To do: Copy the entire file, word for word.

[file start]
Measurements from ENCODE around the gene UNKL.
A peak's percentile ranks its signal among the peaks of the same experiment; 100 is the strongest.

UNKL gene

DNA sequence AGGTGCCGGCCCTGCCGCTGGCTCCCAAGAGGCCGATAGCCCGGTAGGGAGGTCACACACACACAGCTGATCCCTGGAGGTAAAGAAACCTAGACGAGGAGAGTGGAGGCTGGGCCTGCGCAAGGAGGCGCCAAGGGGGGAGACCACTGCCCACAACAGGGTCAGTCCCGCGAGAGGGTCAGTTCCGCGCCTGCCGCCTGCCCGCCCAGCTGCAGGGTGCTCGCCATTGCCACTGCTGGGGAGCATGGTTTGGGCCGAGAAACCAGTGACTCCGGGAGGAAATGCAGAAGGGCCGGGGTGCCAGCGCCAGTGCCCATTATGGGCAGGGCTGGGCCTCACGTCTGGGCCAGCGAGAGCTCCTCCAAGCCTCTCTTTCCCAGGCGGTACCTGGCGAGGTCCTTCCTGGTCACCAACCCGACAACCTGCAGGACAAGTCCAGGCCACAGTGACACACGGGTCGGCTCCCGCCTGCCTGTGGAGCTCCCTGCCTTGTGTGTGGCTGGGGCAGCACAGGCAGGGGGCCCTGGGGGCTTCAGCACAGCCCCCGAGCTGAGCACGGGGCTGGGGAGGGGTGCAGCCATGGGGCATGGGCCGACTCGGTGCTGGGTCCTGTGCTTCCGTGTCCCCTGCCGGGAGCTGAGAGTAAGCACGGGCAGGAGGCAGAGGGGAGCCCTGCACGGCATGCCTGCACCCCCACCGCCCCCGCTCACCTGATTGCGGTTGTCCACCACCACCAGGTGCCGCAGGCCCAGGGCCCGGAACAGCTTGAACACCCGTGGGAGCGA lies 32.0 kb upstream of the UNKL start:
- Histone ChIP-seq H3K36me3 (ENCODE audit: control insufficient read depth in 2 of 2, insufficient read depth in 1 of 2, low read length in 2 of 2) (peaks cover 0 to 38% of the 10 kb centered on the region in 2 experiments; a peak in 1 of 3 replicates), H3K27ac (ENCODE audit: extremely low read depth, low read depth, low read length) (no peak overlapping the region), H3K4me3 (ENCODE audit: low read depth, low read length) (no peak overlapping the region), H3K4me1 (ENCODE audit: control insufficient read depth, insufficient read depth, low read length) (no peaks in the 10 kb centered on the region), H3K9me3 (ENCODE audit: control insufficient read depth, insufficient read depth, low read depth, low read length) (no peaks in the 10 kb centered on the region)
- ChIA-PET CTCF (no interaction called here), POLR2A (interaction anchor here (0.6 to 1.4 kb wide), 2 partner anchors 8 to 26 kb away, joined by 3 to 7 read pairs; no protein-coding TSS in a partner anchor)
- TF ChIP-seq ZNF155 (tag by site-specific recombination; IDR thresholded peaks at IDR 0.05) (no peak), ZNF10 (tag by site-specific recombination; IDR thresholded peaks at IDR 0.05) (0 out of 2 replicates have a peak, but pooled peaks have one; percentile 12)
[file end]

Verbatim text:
Measurements from ENCODE around the gene UNKL.
A peak's percentile ranks its signal among the peaks of the same experiment; 100 is the strongest.

UNKL gene

DNA sequence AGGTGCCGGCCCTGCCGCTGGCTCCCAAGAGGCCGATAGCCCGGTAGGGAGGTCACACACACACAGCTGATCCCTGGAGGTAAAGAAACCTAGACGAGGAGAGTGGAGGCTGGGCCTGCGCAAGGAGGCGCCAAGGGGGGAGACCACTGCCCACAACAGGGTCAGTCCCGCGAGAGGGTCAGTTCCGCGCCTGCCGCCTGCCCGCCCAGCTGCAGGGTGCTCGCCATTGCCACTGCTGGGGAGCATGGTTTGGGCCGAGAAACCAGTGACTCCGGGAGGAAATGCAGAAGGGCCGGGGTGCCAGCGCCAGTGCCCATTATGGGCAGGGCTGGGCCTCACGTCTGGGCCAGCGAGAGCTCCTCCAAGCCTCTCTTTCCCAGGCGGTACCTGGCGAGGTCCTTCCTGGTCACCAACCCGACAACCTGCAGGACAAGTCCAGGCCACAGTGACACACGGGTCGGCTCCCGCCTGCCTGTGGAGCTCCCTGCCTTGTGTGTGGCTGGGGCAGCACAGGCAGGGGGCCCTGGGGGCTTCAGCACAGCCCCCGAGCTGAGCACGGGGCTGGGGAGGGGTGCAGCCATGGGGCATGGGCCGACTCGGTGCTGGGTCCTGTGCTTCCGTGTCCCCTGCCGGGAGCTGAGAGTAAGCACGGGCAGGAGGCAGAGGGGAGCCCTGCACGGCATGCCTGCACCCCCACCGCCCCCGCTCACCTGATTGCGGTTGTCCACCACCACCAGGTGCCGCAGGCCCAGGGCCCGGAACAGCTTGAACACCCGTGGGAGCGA lies 32.0 kb upstream of the UNKL start:
- Histone ChIP-seq H3K36me3 (ENCODE audit: control insufficient read depth in 2 of 2, insufficient read depth in 1 of 2, low read length in 2 of 2) (peaks cover 0 to 38% of the 10 kb centered on the region in 2 experiments; a peak in 1 of 3 replicates), H3K27ac (ENCODE audit: extremely low read depth, low read depth, low read length) (no peak overlapping the region), H3K4me3 (ENCODE audit: low read depth, low read length) (no peak overlapping the region), H3K4me1 (ENCODE audit: control insufficient read depth, insufficient read depth, low read length) (no peaks in the 10 kb centered on the region), H3K9me3 (ENCODE audit: control insufficient read depth, insufficient read depth, low read depth, low read length) (no peaks in the 10 kb centered on the region)
- ChIA-PET CTCF (no interaction called here), POLR2A (interaction anchor here (0.6 to 1.4 kb wide), 2 partner anchors 8 to 26 kb away, joined by 3 to 7 read pairs; no protein-coding TSS in a partner anchor)
- TF ChIP-seq ZNF155 (tag by site-specific recombination; IDR thresholded peaks at IDR 0.05) (no peak), ZNF10 (tag by site-specific recombination; IDR thresholded peaks at IDR 0.05) (0 out of 2 replicates have a peak, but pooled peaks have one; percentile 12)